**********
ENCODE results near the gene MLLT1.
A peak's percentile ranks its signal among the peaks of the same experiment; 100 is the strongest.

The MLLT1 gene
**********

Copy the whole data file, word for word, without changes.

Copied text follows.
ENCODE results near the gene MLLT1.
A peak's percentile ranks its signal among the peaks of the same experiment; 100 is the strongest.

The MLLT1 gene